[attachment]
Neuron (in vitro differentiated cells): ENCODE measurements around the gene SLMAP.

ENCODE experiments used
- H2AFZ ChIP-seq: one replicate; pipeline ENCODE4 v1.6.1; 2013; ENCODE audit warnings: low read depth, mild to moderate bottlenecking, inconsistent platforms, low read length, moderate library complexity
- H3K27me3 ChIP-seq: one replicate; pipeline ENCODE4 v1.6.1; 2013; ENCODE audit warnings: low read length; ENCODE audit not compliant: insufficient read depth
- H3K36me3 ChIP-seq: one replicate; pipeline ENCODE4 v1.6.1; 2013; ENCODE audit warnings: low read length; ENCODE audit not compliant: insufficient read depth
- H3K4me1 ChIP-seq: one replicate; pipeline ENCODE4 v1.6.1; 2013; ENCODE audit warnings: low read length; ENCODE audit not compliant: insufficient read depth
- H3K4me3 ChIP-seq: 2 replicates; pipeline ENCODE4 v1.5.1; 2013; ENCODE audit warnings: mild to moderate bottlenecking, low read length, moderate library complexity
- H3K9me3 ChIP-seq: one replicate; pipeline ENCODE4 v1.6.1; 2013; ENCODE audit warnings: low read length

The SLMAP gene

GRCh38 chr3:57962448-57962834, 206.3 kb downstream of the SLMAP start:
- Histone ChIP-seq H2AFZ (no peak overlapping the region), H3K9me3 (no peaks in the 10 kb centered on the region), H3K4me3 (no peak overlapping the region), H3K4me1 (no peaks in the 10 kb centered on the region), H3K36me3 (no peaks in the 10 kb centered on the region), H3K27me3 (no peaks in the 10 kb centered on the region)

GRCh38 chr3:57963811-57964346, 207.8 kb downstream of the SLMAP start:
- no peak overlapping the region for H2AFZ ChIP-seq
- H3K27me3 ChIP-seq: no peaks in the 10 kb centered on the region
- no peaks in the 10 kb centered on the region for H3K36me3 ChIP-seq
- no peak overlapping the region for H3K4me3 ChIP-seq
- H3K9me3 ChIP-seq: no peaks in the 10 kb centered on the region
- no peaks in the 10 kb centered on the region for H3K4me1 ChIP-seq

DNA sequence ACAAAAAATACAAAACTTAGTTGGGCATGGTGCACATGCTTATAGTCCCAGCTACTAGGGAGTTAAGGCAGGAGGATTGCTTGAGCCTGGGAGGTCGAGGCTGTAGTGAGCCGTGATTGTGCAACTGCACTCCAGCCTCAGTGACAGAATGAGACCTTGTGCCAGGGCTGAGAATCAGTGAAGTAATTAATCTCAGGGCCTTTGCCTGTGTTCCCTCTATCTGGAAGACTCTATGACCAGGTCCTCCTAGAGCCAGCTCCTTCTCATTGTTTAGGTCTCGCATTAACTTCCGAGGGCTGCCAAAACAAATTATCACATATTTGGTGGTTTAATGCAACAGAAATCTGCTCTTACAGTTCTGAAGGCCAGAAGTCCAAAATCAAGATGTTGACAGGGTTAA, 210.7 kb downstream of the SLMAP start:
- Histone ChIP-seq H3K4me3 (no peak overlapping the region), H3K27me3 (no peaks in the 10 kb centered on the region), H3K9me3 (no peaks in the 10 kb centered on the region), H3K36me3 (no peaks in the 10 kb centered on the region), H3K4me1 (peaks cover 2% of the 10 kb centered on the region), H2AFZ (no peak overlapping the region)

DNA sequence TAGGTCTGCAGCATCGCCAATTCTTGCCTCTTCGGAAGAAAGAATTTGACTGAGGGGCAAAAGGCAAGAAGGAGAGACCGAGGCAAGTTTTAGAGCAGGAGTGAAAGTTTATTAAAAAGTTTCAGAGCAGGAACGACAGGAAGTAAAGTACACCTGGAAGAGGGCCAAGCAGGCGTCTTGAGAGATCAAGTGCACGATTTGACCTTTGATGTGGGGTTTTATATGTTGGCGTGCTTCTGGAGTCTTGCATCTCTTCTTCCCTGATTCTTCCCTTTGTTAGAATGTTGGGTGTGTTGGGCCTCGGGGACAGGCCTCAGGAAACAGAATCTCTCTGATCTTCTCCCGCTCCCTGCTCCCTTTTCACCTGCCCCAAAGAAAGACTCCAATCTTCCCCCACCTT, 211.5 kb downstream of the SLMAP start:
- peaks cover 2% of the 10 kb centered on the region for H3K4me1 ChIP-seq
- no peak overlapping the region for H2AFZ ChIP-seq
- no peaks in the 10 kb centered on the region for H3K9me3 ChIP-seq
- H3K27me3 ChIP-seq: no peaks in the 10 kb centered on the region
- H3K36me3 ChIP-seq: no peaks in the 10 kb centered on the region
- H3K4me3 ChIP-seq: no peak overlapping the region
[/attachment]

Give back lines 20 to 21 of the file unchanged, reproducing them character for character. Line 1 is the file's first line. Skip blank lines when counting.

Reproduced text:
- Histone ChIP-seq H3K4me3 (no peak overlapping the region), H3K27me3 (no peaks in the 10 kb centered on the region), H3K9me3 (no peaks in the 10 kb centered on the region), H3K36me3 (no peaks in the 10 kb centered on the region), H3K4me1 (peaks cover 2% of the 10 kb centered on the region), H2AFZ (no peak overlapping the region)

DNA sequence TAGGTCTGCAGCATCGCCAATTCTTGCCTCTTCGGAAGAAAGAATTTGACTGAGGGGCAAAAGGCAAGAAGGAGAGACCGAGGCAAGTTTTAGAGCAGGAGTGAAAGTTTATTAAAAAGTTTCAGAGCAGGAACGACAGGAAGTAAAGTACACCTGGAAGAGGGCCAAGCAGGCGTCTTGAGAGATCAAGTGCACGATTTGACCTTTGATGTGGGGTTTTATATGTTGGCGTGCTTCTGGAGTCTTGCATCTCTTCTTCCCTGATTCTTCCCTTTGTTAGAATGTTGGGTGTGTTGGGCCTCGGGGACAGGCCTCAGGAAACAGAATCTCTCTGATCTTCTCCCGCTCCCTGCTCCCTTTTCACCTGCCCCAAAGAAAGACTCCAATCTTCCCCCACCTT, 211.5 kb downstream of the SLMAP start: